8 Mixing Coke And Mentos On Top Of A Mountain
As any young person can tell you, drop a few Mentos mints in a bottle of Coke and it creates one almighty fizz. But in 2020, a Spring Arbor University chemistry professor and a Colorado high school teacher decided to test the power of mints and fizzy drink at over 10,000 feet above sea level. In fact, the pair repeated their experiment at a number of remote locations, including California’s Death Valley and Pikes Peak in the Rocky Mountains.
Fizzy drinks like Coke are packed full of tiny bubbles of carbon dioxide. When you pick a bottle off the shelf, the gas is dissolved in the liquid under pressure. But as soon as you open the cap, the pressure changes and some of the CO2 escapes into the air with a little froth. Adding Mentos into the bottle allows a much larger quantity of gas to escape, hence the enormous plume of foam. Mentos shells are covered in microscopic ridges which trap incredibly small bubbles of air, so the carbon dioxide in the Coke has a much larger amount of air to shoot into.
By testing the Coke-Mentos experiment at different air pressures, the pair deduced that the holes in a Mentos mint must measure two to seven micrometers across. The two scientists were even able to publish a research paper in the Journal of Scientific Education.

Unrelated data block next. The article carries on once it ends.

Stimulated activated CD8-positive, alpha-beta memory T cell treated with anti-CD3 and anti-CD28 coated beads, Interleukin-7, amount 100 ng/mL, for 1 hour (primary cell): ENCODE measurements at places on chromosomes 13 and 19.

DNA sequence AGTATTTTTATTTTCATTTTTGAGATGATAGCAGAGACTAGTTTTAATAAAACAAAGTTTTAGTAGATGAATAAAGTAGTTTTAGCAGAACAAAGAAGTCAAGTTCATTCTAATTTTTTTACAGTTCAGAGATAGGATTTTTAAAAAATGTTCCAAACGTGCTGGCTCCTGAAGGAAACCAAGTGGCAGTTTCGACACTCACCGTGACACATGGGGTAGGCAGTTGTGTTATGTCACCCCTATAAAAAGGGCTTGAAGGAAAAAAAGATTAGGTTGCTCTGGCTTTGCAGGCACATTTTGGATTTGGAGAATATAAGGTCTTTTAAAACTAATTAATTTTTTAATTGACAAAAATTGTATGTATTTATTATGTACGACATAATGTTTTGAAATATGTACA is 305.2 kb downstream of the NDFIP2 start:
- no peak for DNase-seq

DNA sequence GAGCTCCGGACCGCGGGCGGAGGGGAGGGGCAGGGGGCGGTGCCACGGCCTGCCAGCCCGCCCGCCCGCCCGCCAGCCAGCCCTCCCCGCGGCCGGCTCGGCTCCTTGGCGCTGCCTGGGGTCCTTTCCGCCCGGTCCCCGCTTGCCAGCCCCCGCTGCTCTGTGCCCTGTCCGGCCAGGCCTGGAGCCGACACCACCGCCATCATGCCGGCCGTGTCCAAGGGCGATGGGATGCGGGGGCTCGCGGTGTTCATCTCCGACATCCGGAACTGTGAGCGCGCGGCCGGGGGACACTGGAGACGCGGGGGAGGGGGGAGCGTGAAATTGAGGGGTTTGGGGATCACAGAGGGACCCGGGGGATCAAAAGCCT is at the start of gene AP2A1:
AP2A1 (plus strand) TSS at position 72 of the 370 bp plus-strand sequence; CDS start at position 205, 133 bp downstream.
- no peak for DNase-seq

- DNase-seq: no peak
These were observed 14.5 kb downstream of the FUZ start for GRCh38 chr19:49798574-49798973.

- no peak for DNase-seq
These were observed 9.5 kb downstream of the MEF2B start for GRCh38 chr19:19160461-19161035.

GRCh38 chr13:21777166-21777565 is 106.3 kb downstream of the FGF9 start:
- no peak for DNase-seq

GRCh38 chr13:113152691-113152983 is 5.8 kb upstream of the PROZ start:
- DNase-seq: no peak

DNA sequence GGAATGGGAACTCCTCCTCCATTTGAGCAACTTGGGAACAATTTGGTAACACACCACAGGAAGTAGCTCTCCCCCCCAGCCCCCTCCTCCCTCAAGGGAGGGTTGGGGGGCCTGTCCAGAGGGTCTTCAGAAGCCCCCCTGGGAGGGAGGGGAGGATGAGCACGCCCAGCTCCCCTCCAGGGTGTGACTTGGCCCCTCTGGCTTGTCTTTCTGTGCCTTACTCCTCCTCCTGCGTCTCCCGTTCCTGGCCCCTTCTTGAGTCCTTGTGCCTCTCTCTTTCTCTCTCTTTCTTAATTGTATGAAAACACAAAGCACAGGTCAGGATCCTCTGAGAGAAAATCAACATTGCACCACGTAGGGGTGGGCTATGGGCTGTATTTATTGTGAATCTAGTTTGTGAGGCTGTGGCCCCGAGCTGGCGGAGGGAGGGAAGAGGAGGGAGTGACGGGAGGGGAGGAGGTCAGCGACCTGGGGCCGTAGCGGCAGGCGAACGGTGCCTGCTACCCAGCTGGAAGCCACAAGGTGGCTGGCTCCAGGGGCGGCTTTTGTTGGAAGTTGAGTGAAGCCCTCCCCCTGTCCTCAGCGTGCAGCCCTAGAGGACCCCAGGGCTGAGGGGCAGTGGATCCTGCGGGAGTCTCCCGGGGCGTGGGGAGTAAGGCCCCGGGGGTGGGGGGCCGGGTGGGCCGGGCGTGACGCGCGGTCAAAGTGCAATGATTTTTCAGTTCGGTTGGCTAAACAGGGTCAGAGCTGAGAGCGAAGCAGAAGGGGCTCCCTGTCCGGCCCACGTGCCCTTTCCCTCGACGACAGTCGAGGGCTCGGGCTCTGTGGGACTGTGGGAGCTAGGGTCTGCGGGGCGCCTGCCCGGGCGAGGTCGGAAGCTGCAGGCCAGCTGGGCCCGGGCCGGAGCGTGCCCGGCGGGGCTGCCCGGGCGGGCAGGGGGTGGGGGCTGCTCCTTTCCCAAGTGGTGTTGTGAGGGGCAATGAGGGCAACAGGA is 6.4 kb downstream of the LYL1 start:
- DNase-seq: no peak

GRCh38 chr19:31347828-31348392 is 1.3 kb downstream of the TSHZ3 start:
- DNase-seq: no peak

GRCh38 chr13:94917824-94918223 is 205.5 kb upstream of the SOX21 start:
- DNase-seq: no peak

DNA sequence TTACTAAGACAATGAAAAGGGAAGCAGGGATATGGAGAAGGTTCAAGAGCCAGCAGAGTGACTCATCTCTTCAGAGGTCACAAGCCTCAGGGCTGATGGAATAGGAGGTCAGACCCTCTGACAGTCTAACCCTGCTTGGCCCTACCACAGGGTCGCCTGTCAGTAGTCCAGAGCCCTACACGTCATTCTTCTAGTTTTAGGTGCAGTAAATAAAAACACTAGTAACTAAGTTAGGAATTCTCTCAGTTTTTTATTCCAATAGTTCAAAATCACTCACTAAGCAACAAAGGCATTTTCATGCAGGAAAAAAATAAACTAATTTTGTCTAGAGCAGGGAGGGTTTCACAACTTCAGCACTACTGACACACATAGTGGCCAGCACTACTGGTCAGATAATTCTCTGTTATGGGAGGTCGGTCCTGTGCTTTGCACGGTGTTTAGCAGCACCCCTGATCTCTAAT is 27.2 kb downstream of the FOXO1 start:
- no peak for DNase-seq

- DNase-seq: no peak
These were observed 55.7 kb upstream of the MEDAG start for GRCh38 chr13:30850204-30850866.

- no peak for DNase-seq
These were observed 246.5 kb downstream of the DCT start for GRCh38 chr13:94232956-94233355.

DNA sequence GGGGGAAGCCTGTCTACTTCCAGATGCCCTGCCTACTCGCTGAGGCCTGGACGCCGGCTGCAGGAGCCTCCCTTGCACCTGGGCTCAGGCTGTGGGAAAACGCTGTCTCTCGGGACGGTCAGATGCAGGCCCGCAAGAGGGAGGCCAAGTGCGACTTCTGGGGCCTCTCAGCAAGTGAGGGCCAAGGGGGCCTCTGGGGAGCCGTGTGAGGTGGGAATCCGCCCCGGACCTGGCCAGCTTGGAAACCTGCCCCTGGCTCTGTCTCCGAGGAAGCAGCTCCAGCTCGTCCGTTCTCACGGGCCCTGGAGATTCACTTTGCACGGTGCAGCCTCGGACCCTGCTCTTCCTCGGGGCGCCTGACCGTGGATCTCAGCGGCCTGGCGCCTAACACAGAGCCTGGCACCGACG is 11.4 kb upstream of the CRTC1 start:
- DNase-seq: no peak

7 Why We All Subconsciously Judge Ugly People
Like it or not, you judge people on the way they look. So do I. So do all of us, according to new research from psychologists at the University of Melbourne. Prejudice against people that we find aesthetically unpleasant is an inbuilt response that we use to protect ourselves from disease.
Although ugliness is subjective, there are certain traits that are widely considered to be repulsive, like bodily fluids and skin conditions. But, the researchers point out, these ugly traits are also potentially infectious. Disgust, they argue, is an impulsive defense set up by our behavioral immune system to keep us safe and healthy.
However this response is said to surpass logical thinking. In the majority of cases, unattractive people are no more contagious than attractive people, and yet we instinctively behave as if they are riddled with germs. Unconscious bias against those with less than flattering appearances is a widespread issue that can have a seriously impact on people’s lives. Science has shown that unattractive people are less employable, less successful and are more likely to be sentenced in court. Challenging our psychological prejudices is important, the researchers argue, and it begins with becoming aware of them.